(Similarly, the Shabbos before Rosh Chodesh is when we usually recite birchas hachodesh as the potential for the upcoming month comes into the world on that Shabbos. The exception is te Shabbos before chodesh Tisrei where we do not bentch rosh chodesh because bri'as ha'olam was not preceded by a Shabbos.)
2. The meforshim struggle to make sense of the rasha's response to the tochacha: "Shalom yi'hiye li ki b'sherirus libi eiliech..." M'mah nafshach -- if the tochacha means something to the rasha, then why will he think he will have shalom? And if the tochacha had no effect, then what good will the threats in the rest of the parsha do?
The sefer l'Horos Noson explains the pasuk in light of Chazal's teaching that "Gadol hashalom," as Hashem promises to go easy even on idolators so long as there is peace among them. The rasha who hears the tochacha is scared, but he thinks he has an out: "Shalom yi'hiye li," I'll play nice with others and foster shalom and achdus, but I'll do it for the purpose of, "Ki b'sherirus libi eiliech," because I want to continue to be a rasha and not be punished.
Hashem is willing to ignore everything else when shalom is truly valued; however, if making peace is just being used as a "matir" to try to get Hashem to overlook other problems, then no dice.
3. The Torah in VaYeilech descibes how the idolator will finally come to recognize, "Al ki ain Elokai b'kirbi metza'uni kol ha'ra'os ha'eileh." Sounds like we are dealing with someone who is engaged in teshuvah or at least on the road to teshuvah, someone who realizes that Hashem does not approve of what he is doing. Yet, Hashem's response (31:17) seems far from welcoming: "V'anochi haster astir panei... al kol ha'ra'ah asher asah." Why is this ba'al teshuvah or potential ba'al teshuvah met with even more punishment, with Hashem hiding? Why slam the door in his face?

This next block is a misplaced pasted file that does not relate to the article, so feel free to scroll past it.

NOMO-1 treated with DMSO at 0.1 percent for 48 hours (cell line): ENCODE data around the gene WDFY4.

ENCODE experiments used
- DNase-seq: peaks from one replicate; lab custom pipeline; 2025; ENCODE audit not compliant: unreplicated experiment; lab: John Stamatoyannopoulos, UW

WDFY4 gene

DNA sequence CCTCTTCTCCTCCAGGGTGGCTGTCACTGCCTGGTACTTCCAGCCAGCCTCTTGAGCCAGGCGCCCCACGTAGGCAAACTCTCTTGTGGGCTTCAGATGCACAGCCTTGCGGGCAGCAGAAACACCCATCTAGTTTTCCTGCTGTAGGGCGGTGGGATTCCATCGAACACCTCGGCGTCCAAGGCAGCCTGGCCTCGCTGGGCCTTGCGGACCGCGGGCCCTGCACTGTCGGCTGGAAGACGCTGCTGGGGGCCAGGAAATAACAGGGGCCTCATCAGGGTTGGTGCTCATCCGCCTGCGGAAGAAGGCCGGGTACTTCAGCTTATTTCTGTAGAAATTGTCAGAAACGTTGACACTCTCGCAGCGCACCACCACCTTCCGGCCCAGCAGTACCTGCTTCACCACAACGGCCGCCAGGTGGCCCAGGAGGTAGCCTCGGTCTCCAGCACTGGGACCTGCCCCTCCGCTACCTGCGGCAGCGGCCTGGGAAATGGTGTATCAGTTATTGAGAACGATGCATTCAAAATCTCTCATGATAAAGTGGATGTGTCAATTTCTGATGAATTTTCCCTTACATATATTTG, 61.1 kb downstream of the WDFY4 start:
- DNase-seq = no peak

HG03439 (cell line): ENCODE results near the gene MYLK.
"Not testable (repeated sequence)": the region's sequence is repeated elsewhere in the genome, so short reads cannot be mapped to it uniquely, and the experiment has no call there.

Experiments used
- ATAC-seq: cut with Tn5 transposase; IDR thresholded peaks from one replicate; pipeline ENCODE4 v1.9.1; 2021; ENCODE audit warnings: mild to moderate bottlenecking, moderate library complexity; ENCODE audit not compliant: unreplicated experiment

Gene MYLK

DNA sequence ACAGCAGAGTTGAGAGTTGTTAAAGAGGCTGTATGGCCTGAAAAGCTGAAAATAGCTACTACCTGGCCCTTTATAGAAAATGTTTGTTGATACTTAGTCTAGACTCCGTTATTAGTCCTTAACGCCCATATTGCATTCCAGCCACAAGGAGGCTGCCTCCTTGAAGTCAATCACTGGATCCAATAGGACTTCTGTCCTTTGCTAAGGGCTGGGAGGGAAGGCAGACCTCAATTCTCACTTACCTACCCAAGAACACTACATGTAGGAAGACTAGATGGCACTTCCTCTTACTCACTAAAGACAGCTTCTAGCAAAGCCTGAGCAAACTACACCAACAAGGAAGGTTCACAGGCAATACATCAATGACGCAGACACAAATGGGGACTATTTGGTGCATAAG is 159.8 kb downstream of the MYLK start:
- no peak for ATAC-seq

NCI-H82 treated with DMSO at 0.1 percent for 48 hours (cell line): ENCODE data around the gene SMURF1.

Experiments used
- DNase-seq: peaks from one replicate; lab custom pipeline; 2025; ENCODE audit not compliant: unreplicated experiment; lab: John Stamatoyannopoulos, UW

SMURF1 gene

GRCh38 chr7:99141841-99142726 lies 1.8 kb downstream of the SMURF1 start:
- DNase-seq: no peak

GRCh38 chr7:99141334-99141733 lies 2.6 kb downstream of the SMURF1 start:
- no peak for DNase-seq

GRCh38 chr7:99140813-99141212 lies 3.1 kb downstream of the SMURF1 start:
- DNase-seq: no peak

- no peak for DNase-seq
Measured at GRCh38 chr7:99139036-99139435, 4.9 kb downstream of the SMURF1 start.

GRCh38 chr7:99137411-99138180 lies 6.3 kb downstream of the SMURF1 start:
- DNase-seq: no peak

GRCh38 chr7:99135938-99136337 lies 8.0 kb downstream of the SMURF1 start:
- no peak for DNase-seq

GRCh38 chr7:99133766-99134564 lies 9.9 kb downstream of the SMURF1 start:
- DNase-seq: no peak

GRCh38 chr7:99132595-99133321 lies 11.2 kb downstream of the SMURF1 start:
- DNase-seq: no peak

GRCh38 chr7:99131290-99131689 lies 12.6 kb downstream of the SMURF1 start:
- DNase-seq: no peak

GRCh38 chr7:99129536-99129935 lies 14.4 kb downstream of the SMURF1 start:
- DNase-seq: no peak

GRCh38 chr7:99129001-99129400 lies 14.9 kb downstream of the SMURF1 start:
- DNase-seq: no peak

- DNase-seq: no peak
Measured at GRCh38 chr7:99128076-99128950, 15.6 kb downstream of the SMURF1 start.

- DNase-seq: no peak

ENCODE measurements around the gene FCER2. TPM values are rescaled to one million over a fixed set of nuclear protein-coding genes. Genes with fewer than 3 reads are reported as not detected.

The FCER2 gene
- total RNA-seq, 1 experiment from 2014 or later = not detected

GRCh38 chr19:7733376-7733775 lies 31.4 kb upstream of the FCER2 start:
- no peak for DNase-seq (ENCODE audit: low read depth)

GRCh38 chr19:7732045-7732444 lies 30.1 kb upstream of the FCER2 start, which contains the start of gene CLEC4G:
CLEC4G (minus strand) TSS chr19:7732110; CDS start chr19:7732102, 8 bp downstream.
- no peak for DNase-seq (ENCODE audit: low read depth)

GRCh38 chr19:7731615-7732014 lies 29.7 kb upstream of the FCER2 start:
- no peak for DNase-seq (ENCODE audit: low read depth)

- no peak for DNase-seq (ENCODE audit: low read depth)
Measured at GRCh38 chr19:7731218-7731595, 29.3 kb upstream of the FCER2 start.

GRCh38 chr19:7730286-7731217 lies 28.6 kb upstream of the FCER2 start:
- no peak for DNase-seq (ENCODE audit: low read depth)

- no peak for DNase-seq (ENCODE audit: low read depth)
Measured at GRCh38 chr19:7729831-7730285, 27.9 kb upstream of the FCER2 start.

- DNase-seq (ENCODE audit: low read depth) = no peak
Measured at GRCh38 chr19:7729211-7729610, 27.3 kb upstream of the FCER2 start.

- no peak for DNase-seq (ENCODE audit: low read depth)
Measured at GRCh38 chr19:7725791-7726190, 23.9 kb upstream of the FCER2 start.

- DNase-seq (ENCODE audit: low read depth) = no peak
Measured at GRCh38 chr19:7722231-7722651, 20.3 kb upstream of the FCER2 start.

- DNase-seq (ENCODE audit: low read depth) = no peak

Ramban answers that the teshuvah here is incomplete -- it's a teshuvah b'lev, an introspective realization, but not a teshuvah that is accompanied by any verbal commitment, viduy, or action. That teshuvah is enough to stop the harsh punishments of the tochacha, but not enough to cause Hashem to come out of hiding (kavyachol) and reveal the light of geulah.
Yet the question is still troubling. The gemara (Kid 49) says that if a rasha is mekadesh a woman on the condition that he is a tzadik, the kiddushin is chal (m'safeik) because perhaps a thought of teshvah passed through the rasha's mind and that is enough to change his staus to tzadik. Why not apply the same standard here?
R' Tzadok says a pshat that you have to be R' Tzadok to say, and it all hinges on the one little word "al" in the pasuk. R' Tzadok says the pasuk does not mean that Hashem will hids his face because of the evil done by this rasha. Aderaba -- the pasuk means that Hashem will hide his face from the evil done by the rasha and refuse to look at it! Despite the rasha having only a hirhur teshuvah b'lev, Hashem is willing to overlook and hide himself from seeing the misdeeds.
I would answer for the Ramban that perhaps once a person has come to the point that they recognize that they had been on the wrong path, they already have a hirhur teshuvah, continuing to remain in that state of hirhur teshuvah without translating it into some concrete action or change is indeed a further indictment. The gemara in Kiddushin is speaking only about the immediate effect this first step of hirhur has on the individual's status. The Ramban is speaking about what happens when this first step is never more than a first step.
4. One final halachic point. The Rambam has an interesting din describing hakhel (Hil Chagiga 3):
אפילו חכמים גדולים שיודעים כל התורה כולה, חייבין לשמוע בכוונה גדולה יתרה.
Super-kavanah (kavanah gedolah y'seira)! Do you find such a din anywhere else? And where did the Rambam get this from?